So, like one of those terrible dreams where you’re forced to go back to high school as an adult because you just realized you failed a class and never graduated, I must now relive one of the most painful experiences of my life: reading “Nobody Died At Sandy Hook: It Was a FEMA Drill To Promote Gun Control”, by James Fetzer.
Maybe you don’t read all of my posts. I don’t know, and I’m not about to tell you how to read blogs. Maybe you’re busy! But if you do have a tendency to jump around a bit, maybe you skipped right over my June 13th, 2016 entry, titled “Dust Your Checkbook Off, Wolfgang”. If so, let me get you up to speed: self-professed school, gay nightclub, and whatever else now expert Wolfgang Halbig has for years offered up a number of cash rewards, ranging from anywhere between $1,000 to $10,000, in exchange for very specific photographs from Sandy Hook Elementary School. “Easy money”, according to Halbig. But of course these rewards are entirely fictitious; extensively advertised (but never delivered) in a transparent bid to bolster his credibility. After all, who would dare to offer up such substantial rewards – even if they were presumably taken from the six figure sum he’s somehow managed to earn in donations – unless they were absolutely certain that no one could possibly claim them? Or at least I assume that’s the logic behind it. But the truth is that this trick, much like Halbig’s entire carny routine, is as old as time (thanks to Stephen Tobey on Facebook for the great read).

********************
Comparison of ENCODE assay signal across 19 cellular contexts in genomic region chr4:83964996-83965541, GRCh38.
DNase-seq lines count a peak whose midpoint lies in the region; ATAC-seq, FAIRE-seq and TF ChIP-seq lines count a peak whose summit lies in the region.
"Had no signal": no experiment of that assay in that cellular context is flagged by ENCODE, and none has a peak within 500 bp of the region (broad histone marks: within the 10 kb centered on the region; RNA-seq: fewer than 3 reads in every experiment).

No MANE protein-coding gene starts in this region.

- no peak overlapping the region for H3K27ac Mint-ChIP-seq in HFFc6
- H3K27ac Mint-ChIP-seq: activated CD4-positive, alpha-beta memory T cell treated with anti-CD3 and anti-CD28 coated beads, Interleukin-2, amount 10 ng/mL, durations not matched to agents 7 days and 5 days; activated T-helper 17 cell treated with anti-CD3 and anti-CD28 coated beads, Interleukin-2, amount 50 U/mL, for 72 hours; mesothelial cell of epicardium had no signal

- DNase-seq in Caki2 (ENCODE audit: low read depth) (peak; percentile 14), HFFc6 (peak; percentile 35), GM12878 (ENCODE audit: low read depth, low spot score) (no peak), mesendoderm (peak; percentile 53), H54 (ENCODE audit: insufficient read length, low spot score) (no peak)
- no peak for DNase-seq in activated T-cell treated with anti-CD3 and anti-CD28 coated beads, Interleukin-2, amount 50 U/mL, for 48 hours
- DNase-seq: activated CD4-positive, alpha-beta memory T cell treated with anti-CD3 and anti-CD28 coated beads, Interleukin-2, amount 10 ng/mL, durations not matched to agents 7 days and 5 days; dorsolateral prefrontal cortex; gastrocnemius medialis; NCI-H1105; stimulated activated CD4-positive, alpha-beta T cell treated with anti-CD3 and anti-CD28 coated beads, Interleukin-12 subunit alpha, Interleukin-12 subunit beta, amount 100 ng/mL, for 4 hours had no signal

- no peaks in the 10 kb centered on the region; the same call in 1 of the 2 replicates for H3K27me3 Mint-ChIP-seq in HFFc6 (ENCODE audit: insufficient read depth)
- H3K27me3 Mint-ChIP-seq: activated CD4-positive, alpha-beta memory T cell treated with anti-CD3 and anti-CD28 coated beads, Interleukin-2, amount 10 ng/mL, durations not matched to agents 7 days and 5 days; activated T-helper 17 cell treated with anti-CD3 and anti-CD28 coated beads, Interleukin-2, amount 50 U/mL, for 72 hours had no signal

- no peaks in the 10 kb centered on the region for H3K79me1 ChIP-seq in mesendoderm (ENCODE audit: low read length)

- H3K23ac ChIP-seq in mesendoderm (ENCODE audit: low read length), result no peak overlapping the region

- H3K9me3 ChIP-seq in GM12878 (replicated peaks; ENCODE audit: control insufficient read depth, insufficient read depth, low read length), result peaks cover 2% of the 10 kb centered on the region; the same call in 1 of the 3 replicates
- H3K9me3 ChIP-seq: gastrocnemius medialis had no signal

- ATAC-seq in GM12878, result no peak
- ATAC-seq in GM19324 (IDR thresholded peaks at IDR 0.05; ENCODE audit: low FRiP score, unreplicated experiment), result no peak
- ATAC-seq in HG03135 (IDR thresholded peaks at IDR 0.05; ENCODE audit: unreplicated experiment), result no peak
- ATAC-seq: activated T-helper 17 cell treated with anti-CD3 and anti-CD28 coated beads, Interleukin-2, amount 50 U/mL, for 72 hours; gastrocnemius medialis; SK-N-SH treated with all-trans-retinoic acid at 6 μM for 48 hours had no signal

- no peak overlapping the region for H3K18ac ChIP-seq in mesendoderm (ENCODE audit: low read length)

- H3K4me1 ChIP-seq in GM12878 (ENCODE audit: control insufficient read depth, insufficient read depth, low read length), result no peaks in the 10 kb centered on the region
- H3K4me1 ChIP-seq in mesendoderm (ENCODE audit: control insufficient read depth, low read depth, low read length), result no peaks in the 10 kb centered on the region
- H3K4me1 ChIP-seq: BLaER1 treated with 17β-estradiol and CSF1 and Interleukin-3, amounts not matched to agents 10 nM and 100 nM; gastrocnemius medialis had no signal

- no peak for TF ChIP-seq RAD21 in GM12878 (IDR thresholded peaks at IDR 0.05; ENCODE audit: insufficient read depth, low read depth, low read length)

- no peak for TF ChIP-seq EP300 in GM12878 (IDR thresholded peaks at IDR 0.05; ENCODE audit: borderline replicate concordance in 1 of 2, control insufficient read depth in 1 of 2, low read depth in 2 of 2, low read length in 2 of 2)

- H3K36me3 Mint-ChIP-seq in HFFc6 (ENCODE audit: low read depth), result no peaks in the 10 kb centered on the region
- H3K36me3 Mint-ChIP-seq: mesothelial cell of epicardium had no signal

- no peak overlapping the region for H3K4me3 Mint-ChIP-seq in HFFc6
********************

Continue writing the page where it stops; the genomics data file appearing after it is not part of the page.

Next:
Halbig has offered up one such mythical reward a number of times on his personal Facebook page, placing a $1,000 bounty on pictures from Sandy Hook’s 2012 Veteran’s Day breakfast:
Hey, sometimes I like to talk about other conspiracy theories too, okay?
While the perplexing rise and even more baffling Republican nomination of reality television star and failed steak salesman Donald Trump has certainly been uh, interesting, the 2016 United States Presidential Election is not at all unique in that it has generated a metric shit ton of misinformation, which has spawned a number of goofy conspiracy theories. A fairly recent one – originating from the Democratic National Convention in Philadelphia, PA – managed to gain some traction among supporters of both Donald Trump and Bernie Sanders. In fact, it was the following video, taken by Eden McFadden – an actual Sanders delegate from California – that birthed this absolute twaddle: